Adam Thomson of the FT has an interesting article arguing that Argentina’s bond restructuring could succeed if Argentina is willing to offer bondholders 30 cents on the dollar, only a bit more than the 23-25 cents it already has said it will offer. Since Argentina has about $100 billion in outstanding bonds (and other, similar debt), Thomson is arguing that Argentina could pull off its restructuring by pleding another $5 billion in cash and discounted future cash flow.
That feels about right. The chances of a sucessful restructuring would go way up if Argentina’s offer turns out to be a bit above the current market price of its debt. Bondholders have not gotten much out of Argentina’s recovery, and a succesful restructuring would increase their upside should Argentina’s strong recent economic performance continue. Alas, it is not yet clear that Argentina will sweeten its offer, and even if it does sweeten its offer, it is likely to have a lower participation rate and face more holdout litigation than has been typical of other recent restructurings.Thomson, though, includes an assertion in his article that is false, though it reflects a common (mis)perception:
“Argentina’s tactics have shown that when investors buy sovereign bonds they are in effect lending without security or collateral, without the ability to enforce their contract and without the ability to seize assets. Until now this did not matter much because investors knew that IMF bail-outs would always provide the money to pay bondholders back. Argentina’s approach changed all that, and the market is struggling.”
The first sentence is accurate: it is hard to seize a sovereign’s assets. The second sentence is wrong. Remember Russia? OK, Russia did not restructure its eurobonds, but it certainly restructured soveriegn debt held by foreign investors — both its ruble denominated GKOs and its dollar denominated London Club syndicated loans, which had been repackaged and sold into the markets. Plus, Pakistan, Ukraine and Ecuador all restructured their Eurobonds before Argentina defaulted.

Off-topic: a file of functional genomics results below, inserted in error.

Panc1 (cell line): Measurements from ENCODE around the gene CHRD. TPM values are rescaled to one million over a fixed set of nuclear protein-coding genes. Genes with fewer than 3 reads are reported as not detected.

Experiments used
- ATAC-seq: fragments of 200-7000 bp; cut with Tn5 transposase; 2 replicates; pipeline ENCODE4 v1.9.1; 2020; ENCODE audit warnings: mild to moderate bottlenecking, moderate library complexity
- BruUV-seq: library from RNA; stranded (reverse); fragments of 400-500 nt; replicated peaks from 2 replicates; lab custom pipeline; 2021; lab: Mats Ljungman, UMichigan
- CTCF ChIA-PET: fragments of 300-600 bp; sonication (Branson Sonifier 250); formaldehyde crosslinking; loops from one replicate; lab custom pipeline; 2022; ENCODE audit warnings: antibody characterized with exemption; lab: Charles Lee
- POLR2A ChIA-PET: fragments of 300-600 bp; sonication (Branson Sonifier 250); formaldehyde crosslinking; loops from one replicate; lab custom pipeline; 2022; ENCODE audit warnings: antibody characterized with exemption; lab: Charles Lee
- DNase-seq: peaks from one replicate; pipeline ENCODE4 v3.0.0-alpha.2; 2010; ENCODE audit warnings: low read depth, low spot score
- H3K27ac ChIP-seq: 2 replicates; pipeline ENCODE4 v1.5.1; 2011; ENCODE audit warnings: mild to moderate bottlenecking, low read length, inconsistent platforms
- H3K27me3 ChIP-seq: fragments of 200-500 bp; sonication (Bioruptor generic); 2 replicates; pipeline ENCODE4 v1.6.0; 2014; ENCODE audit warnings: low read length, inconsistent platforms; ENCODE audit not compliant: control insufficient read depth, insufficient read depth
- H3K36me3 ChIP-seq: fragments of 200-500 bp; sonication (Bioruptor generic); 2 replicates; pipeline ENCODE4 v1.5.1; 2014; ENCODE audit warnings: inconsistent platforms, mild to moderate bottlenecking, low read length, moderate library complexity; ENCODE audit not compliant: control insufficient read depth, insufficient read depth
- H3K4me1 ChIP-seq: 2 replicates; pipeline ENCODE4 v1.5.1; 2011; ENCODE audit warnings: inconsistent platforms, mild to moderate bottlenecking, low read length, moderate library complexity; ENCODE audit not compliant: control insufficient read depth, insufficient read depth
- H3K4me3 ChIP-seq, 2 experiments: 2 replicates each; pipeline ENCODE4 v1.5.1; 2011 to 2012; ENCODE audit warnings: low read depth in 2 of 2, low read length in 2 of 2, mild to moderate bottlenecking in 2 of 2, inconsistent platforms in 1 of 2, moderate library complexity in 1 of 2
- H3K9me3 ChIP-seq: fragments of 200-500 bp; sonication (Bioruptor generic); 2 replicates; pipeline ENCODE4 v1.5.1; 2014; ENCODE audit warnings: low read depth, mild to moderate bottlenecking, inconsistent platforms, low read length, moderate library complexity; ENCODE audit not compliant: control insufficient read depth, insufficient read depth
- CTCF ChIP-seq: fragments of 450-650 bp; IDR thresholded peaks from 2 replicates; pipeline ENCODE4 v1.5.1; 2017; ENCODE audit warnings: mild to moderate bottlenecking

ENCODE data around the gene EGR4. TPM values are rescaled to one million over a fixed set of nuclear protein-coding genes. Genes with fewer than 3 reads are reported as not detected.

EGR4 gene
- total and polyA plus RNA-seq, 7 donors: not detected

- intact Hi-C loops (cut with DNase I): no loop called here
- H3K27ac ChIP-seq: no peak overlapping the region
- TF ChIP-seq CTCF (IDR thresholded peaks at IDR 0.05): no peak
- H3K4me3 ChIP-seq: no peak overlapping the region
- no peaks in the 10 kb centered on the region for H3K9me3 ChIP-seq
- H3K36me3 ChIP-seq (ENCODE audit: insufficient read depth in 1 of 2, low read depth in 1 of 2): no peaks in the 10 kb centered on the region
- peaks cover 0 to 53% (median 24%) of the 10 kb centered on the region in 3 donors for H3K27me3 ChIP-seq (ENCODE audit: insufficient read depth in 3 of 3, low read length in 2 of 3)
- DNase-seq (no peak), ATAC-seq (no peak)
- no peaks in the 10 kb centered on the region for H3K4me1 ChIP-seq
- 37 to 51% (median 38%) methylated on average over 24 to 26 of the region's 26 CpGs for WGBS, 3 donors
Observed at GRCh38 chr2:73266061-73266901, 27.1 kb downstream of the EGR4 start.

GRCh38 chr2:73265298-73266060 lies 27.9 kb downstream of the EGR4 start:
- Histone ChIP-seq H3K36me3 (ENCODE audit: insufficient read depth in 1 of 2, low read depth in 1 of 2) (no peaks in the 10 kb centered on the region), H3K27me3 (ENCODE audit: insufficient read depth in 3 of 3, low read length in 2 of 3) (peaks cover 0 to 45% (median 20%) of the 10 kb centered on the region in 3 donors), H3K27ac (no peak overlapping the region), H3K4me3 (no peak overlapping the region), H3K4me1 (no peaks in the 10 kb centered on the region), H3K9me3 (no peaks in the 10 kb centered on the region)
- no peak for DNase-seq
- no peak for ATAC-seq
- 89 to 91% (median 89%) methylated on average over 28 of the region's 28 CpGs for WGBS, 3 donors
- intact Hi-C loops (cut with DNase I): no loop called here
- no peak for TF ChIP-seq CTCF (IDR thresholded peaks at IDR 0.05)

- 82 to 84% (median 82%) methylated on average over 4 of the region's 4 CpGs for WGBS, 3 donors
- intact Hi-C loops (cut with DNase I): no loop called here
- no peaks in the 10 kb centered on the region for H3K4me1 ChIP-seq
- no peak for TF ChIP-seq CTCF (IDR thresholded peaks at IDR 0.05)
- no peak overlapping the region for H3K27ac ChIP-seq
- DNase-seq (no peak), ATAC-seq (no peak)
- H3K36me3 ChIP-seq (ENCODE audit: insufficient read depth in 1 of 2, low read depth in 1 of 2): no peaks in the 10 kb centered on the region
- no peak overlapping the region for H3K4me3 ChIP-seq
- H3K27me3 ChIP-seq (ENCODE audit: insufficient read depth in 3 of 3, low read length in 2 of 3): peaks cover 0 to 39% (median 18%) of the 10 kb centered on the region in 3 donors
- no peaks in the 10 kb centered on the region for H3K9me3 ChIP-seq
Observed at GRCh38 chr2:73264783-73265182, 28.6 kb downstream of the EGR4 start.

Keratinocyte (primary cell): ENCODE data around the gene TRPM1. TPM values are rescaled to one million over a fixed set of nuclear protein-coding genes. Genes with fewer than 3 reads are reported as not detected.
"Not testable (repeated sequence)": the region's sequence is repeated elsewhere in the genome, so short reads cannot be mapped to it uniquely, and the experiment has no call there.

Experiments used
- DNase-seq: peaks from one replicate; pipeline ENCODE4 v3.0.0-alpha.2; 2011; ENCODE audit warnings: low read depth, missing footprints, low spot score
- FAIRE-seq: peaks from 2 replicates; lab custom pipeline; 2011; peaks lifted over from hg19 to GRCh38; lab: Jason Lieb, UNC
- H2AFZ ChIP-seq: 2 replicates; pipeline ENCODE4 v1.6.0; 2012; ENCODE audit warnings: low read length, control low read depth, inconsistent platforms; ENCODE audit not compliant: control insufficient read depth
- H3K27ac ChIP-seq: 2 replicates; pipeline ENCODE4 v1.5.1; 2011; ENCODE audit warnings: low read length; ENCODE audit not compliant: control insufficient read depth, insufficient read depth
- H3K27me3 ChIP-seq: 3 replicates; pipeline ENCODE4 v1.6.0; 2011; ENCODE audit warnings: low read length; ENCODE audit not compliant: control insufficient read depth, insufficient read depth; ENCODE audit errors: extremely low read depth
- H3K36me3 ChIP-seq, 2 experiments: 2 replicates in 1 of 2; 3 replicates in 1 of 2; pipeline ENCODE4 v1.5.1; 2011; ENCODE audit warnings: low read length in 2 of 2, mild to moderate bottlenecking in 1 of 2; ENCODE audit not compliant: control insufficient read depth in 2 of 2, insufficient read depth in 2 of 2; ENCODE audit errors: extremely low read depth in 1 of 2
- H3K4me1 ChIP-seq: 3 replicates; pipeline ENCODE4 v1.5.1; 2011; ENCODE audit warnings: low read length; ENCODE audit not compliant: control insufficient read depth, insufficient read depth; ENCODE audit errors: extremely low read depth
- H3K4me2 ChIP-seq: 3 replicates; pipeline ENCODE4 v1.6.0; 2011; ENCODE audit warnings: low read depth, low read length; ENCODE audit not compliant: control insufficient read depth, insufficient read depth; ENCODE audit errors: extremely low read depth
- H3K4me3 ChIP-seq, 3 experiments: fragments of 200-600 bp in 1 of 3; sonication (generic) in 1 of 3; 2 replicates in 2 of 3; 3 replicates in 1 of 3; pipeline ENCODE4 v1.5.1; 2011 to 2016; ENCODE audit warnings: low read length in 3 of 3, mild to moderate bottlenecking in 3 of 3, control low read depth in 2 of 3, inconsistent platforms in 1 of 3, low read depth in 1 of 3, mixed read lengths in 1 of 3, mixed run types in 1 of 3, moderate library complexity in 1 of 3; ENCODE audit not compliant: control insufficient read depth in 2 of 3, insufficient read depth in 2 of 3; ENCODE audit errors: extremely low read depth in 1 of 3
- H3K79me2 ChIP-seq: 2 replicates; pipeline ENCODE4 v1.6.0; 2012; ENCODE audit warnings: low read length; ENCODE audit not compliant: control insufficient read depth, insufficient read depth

Indeed, one the biggest myths around is that IMF bailouts largely go to pay bondholders. Bonds are long-term obligations, and in most case, shorter-term creditors, not long-term creditors, are the ones who get bailed out. Take Argentina: a run by domestic bank deposits overwhelmed the $10 billion or so net financing that the IMF provided in 2001, and accounted for most of Argentina’s reserve losses. That is why so many bonds are around that need to be restructured: only $7 billion or so of Argentina’s large — initially above $90 billion — stock of international bonds came due in 01, and had a chance to get out! The IMF never has provided enough funds to a crisis country to let everyone with a financial claim get out.
One other point. Thomson argues that Economy Minister Lavagna’s hard-nosed negotiating tatics played a big role in Argentina’s expected ability to win bigger concessions from its creditors than other debtors. Maybe. But Argentina also ended up with a bigger debt problem than other emerging economies, and thus in a sense had to seek larger than average concessions. Argentina entered into its crisis with a debt to GDP ratio of around 50%, and a massively overvalued exchange rate. A large real depreciation was needed to close Argentina’s current account deficit, and the real depreciation effectively doubled its debt to GDP ratio. Argentina’s debts were mostly in dollars and stayed fixed at @ $140-150 billion (or would have, if Argentina had not pesoized some of its sovereign debt), and GDP collapsed from $280 to @$150 billion. On top of that, bailing out the domestic banking system added another $20 billion or so to Argentina’s debt. (All numbers are ballpark — i have not gone back and checked them carefully, the precise numbers should be buried somewhere in this IMF document). Tatics matter, but the underlying economic reality that Argentina has too much debt also has helped Argentina’s case.